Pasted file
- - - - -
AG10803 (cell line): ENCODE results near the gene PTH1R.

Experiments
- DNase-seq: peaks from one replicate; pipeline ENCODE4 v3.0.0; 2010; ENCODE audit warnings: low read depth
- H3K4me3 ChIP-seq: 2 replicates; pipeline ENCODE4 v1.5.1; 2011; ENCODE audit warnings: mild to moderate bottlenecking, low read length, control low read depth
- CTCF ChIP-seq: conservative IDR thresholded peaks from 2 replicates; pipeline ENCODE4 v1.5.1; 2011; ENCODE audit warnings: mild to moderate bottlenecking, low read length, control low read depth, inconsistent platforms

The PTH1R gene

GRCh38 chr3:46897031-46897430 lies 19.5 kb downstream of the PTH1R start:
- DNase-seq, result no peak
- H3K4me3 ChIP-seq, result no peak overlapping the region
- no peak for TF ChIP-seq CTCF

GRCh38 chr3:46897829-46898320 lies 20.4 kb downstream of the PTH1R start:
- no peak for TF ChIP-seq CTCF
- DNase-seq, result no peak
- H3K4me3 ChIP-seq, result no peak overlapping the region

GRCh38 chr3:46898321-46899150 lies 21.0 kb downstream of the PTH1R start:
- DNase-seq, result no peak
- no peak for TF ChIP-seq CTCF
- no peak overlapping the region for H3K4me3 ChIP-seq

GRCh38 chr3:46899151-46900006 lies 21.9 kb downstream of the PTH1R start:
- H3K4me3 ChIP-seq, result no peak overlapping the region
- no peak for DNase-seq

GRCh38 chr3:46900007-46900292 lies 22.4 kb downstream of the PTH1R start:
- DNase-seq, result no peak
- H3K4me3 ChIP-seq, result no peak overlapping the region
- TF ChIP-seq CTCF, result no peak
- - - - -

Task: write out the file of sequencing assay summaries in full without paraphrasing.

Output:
AG10803 (cell line): ENCODE results near the gene PTH1R.

Experiments
- DNase-seq: peaks from one replicate; pipeline ENCODE4 v3.0.0; 2010; ENCODE audit warnings: low read depth
- H3K4me3 ChIP-seq: 2 replicates; pipeline ENCODE4 v1.5.1; 2011; ENCODE audit warnings: mild to moderate bottlenecking, low read length, control low read depth
- CTCF ChIP-seq: conservative IDR thresholded peaks from 2 replicates; pipeline ENCODE4 v1.5.1; 2011; ENCODE audit warnings: mild to moderate bottlenecking, low read length, control low read depth, inconsistent platforms

The PTH1R gene

GRCh38 chr3:46897031-46897430 lies 19.5 kb downstream of the PTH1R start:
- DNase-seq, result no peak
- H3K4me3 ChIP-seq, result no peak overlapping the region
- no peak for TF ChIP-seq CTCF

GRCh38 chr3:46897829-46898320 lies 20.4 kb downstream of the PTH1R start:
- no peak for TF ChIP-seq CTCF
- DNase-seq, result no peak
- H3K4me3 ChIP-seq, result no peak overlapping the region

GRCh38 chr3:46898321-46899150 lies 21.0 kb downstream of the PTH1R start:
- DNase-seq, result no peak
- no peak for TF ChIP-seq CTCF
- no peak overlapping the region for H3K4me3 ChIP-seq

GRCh38 chr3:46899151-46900006 lies 21.9 kb downstream of the PTH1R start:
- H3K4me3 ChIP-seq, result no peak overlapping the region
- no peak for DNase-seq

GRCh38 chr3:46900007-46900292 lies 22.4 kb downstream of the PTH1R start:
- DNase-seq, result no peak
- H3K4me3 ChIP-seq, result no peak overlapping the region
- TF ChIP-seq CTCF, result no peak